When literary scholars think of Southern Writers, they tend to first think of William Faulkner. Though Southern Literature had been around since Colonial times, in the post-Civil War era, Faulkner gave it new life and vitality. He opened doors for other Southern Writers, like Katherine Anne Porter, Thomas Wolfe, and Robert Penn Warren. Southern writing continued into modern times with such talents as William Styron, Harper Lee, and John Kennedy Toole. Let’s not forget the African American contribution with such novels as Ralph Elliosn’s Invisible Man Zora Neale Hurston’s Their Eyes Were Watching God, and Alice Walker’s The Color Purple. Of course, much of this work would exist whether Faulkner opened the door or not, but open the door he did, so he can’t be ignored.
When studying literature, one of my professors said, “Great writers obsess on one theme. Faulkner’s obsession was Southern guilt for slavery. Every word he wrote was about that.”
At first, taking the word guilt to mean remorse, I didn’t understand or agree with his point. A couple years later, after reading several more novels and short stories by Faulkner, I realized that my professor had meant guilt in the criminal sense, as the opposite of innocent. Or even in a more general way: the fall from grace. Faulkner’s South is a south that remembers the wealth of its antebellum days, a wealth based on the injustice of slavery, but now suffers the poverty of its defeat in the Civil War and the abolition of slavery. An excellent example of how he treated this theme appears in his short story “A Rose for Emily.”
First published in April 1930, in The Forum, “A Rose for Emily” was the first short story by Faulkner published in a nationwide magazine. It’s set in Yoknapatawpha County, a fictional county in Mississippi where Faulkner set many of his stories and novels.
“A Rose for Emily” begins with the death of Emily Grierson and the town’s reaction to the tragedy. In the description of Emily’s home, we’re given a beautiful example of Faulkner’s juxtaposition of historical wealth with modern poverty, an example of the South’s fall from grace.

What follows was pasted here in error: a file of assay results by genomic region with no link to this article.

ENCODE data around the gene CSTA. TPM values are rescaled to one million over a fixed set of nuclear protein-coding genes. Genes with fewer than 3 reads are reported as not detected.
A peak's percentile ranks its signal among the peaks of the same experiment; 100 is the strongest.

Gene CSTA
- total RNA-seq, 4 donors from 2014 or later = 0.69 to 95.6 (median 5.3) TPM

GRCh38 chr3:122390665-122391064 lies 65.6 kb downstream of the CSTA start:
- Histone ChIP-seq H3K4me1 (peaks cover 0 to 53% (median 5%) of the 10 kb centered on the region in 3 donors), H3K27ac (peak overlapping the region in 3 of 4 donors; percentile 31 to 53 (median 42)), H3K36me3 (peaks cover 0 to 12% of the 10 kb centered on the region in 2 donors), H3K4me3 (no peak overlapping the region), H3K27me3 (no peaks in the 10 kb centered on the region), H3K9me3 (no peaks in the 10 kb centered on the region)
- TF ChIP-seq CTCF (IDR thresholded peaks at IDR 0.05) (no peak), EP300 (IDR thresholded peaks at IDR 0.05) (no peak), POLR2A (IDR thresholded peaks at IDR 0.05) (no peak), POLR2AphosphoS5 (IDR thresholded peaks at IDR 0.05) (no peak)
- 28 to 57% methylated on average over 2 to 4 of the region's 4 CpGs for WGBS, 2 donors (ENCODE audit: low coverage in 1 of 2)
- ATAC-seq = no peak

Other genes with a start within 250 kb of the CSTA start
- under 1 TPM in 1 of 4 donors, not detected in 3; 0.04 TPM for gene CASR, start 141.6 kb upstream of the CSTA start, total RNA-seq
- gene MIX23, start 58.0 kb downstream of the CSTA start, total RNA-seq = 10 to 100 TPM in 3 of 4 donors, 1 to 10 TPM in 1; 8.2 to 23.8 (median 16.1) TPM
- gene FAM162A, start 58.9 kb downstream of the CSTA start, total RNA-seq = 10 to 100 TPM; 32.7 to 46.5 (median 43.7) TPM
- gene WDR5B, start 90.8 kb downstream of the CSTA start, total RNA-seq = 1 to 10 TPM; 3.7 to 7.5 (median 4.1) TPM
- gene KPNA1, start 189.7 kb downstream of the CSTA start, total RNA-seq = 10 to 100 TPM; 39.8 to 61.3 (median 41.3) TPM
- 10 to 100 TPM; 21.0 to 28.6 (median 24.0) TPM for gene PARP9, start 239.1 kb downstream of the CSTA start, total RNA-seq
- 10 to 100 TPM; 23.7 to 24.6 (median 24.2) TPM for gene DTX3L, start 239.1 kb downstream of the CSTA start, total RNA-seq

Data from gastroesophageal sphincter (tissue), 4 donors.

It was a big, squarish frame house that had once been white, decorated with cupolas and spires and scrolled balconies in the heavily lightsome style of the seventies, set on what had once been our most select street. But garages and cotton gins had encroached and obliterated even the august names of that neighborhood; only Miss Emily’s house was left, lifting its stubborn and coquettish decay above the cotton wagons and the gasoline pumps–an eyesore among eyesores. And now Miss Emily had gone to join the representatives of those august names where they lay in the cedar-bemused cemetery among the ranked and anonymous graves of the Union and Confederate soldiers who fell at the battle of Jefferson.
I enjoyed reading “A Rose for Emily.” I had read it years ago, in college, but last week, I read it the first time since college. I remembered it was an enjoyable story, dark, creepy, with a macabre ending. Other than those descriptive words, I didn’t remember much else about it. So it was like reading the story afresh. It’s an easy read, told in a simple narration–something you don’t always get with Faulkner, who loved to experiment with style and language. It took me a little less than an hour to read it, but–as I have confessed before in this blog–I’m a slower reader than most people. I suspect most readers will read it in thirty to forty minutes.
I mentioned this because I want to encourage you to read it. I found it in Collected Stories of William Faulkner (Vintage Books, 1995), but it appears in several other anthologies. It’s also available online. No doubt, it’s located in at least one volume at your local library. I’m going to spend more time in these pages reviewing short stories and poetry. Once I made that decision, I spent a few weeks considering what story to use to introduce you, my readers, to this new project. Once I decided that William Faulkner will be the writer, I knew “A Rose for Emily” would be the story. It’s classic literature, yes, but it’s also an entertaining story with a spine-tingling twist.